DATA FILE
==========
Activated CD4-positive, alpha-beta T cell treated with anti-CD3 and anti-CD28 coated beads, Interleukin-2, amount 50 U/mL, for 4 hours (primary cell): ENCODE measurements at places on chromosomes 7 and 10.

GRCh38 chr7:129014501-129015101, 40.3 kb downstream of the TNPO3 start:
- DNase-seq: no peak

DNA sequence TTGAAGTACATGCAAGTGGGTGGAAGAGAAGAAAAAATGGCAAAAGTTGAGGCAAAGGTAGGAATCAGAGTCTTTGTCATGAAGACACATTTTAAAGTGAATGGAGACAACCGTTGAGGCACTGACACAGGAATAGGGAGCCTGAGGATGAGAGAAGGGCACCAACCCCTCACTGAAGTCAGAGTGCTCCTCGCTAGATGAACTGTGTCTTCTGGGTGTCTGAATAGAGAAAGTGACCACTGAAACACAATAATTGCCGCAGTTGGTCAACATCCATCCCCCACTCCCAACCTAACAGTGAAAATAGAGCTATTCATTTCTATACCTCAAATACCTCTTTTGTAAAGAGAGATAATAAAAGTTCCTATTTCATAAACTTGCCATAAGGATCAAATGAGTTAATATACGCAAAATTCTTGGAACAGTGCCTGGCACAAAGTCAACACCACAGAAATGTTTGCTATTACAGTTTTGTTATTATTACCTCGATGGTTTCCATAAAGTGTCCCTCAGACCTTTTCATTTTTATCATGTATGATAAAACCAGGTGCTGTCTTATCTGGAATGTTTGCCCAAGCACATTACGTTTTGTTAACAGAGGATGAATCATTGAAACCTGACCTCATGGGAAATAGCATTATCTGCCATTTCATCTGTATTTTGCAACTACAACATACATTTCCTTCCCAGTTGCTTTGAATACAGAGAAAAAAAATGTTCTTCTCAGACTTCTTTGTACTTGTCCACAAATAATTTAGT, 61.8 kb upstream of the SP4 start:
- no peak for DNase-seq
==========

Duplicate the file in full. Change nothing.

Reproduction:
Activated CD4-positive, alpha-beta T cell treated with anti-CD3 and anti-CD28 coated beads, Interleukin-2, amount 50 U/mL, for 4 hours (primary cell): ENCODE measurements at places on chromosomes 7 and 10.

GRCh38 chr7:129014501-129015101, 40.3 kb downstream of the TNPO3 start:
- DNase-seq: no peak

DNA sequence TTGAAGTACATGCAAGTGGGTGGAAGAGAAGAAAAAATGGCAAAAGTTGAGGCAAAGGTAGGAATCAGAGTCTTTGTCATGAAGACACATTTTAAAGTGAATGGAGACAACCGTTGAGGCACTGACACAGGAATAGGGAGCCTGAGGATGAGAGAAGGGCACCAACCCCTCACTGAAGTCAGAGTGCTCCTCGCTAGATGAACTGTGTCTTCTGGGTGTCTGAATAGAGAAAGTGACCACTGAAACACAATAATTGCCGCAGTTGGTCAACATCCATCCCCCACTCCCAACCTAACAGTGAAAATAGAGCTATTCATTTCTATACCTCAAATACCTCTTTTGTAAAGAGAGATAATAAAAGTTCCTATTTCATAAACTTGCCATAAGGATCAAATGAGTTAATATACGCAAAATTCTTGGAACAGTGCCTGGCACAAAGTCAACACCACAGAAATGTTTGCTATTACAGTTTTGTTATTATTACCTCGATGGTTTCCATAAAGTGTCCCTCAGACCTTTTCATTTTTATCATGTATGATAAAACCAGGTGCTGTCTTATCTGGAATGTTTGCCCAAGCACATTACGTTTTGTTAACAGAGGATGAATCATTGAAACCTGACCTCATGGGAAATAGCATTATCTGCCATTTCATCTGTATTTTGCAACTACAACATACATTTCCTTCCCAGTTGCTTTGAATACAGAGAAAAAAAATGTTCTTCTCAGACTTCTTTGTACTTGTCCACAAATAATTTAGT, 61.8 kb upstream of the SP4 start:
- no peak for DNase-seq